Ignoring negative actions is almost impossible. Imagine you have a child who can, in a thirty-minute span, bash a large helicopter toy to slivers, throw chairs across the kitchen, rip pages from books, climb fifteen feet up a tree and scream for ten minutes. Keeping the child (and the rest of the household) safe becomes priority. Ignoring is not an option.
Time-out only works if the child will sit. For this to happen, you must have either a compliant child or a bigger consequence. If the child is not compliant and doesn’t give a flying flip about another consequence, the time-out chair is just another seat.
Removal of the child from the situation is a problem for several reasons. First, as with time-out, the child has to comply. Unless you’re willing to restrain or lock a child up (never a good idea), nothing stops the child from returning. Second, for children who have been neglected, abused, locked away and ignored, removing them may ignite memories. Think for a moment; a whiff of coconut suntan lotion, even in the dead of winter, transports your imagination to the beach. You can almost feel the sun warm your skin, hear the ocean and seagulls. That same gift of imagination can take your child to a very dark place.
Take away toys, electronics, TV time–all of this sounds great. For most kids, this works because they want their things. Things become less important when you’ve lost people. Mom, dad, grandma, grandpa, cousins–all these have already been stripped away from these children. Prisoners of war become dedicated to survival. “You’ve taken everything from me, but you won’t break me. Go ahead. Take my bedroll.” Kids in the foster system become similarly determined. “I’m stuck with strangers. Go ahead. Take my video games. They mean nothing. You can’t hurt me.”
What does work?
Consistency. If you say, “No TV for a week,” “Clean it up or I’m coming in with a trashbag,” or “If you make it through the week without putting your hands on someone, we’ll go for ice cream,” DO IT. This applies to all kids, but especially ones who’ve found that adults are unreliable.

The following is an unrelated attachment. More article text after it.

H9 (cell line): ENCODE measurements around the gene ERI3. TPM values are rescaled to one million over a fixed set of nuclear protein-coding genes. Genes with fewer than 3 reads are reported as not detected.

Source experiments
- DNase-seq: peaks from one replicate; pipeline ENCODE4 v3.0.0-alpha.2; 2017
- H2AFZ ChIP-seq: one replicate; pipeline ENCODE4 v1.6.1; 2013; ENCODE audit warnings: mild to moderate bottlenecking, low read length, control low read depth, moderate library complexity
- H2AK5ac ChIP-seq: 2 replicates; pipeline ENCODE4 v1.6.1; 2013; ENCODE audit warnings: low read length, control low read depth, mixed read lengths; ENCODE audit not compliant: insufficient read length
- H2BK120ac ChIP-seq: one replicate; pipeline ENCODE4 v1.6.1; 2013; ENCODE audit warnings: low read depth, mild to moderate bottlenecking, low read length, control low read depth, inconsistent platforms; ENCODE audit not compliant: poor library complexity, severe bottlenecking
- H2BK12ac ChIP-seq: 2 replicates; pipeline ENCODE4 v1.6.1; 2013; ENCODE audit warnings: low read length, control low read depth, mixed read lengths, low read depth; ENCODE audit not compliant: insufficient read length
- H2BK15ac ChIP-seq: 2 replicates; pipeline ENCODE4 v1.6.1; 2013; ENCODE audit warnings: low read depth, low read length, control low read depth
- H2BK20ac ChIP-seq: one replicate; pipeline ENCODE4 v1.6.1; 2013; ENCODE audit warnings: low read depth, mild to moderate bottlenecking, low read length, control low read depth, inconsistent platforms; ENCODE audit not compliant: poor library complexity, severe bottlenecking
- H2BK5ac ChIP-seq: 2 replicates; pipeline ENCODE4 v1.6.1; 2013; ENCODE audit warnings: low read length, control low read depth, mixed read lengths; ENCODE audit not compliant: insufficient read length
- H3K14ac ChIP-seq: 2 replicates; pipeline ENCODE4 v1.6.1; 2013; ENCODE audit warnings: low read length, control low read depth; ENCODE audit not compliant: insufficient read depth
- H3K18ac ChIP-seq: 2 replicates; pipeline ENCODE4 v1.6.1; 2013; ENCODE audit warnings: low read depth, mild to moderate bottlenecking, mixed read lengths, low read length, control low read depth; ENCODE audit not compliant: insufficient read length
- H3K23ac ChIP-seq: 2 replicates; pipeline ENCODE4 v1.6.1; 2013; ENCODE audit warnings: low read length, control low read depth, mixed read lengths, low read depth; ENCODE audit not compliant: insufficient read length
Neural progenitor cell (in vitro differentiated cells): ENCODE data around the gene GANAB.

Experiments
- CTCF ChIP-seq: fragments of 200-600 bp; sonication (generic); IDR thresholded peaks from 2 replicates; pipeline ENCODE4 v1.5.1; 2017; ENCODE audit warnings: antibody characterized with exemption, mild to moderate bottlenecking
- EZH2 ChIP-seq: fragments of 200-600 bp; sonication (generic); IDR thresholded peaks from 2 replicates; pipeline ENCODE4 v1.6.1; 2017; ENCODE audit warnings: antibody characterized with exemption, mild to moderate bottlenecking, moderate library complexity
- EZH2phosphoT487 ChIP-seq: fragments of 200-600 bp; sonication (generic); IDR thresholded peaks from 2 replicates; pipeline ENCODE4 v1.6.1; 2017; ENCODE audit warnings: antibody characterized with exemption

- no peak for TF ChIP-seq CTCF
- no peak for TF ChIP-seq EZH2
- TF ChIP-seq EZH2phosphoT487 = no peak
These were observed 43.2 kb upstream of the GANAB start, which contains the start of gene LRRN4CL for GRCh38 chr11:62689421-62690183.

Expectations. We don’t expect our guy to be perfect, or to act like “other kids.” This year, his teacher commented, “We had an excellent day. Don’t get me wrong, we still had issues, but for him, it was an excellent day.”
Love. After every (mostly useless) consequence, we explained that we loved him too much to let him grow up with behaviors which would lead to ruin. Our breakthrough came the day I screamed (not proud of it) at our then-seven-year-old, “I don’t care how BAD your behavior is. I will always love you. NO MATTER WHAT! But please stop trying to make me prove it!” Two years of consistently loving him, no matter what, paid off.
Jesus. We brought Jesus into the conversation daily. “Jesus loves you more than anything, even when you do wrong.” The day he grasped the truth did not come as an epiphany. He gradually began to believe, and it was a powerful thing for him to understand that God’s love is unconditional and He will never leave us. For a broken, abandoned heart, this is the perfect bandage.
Our kids have been through more than we can imagine. The redemption and renewal process takes time. Be patient, give them what they need. Remember that most of the individuals offering you “helpful” advice have no concept of your situation. Just nod and smile. And, on occasion, call for police backup. Use the non-emergency number, though. Unless, of course, it’s an emergency.
The Prompt – Write a letter to yourself reflecting on who you are as a writer.
The Twist – Choose one skill from the course that you really worked on and feature it in your letter (voice, tone, brevity, perspective, strong verbs, etc.)
You are a procrastinator and perfectionist. It’s ridiculous. If you don’t have just the right words, you put it off. If you don’t think you will get it right, you delay. If you think it’s not ideal, you stall.
Stop it. (Actually, start it.)
Just sit down, shut up and write.
That is all.
P.S. Don’t forget to enjoy it. That’s an order.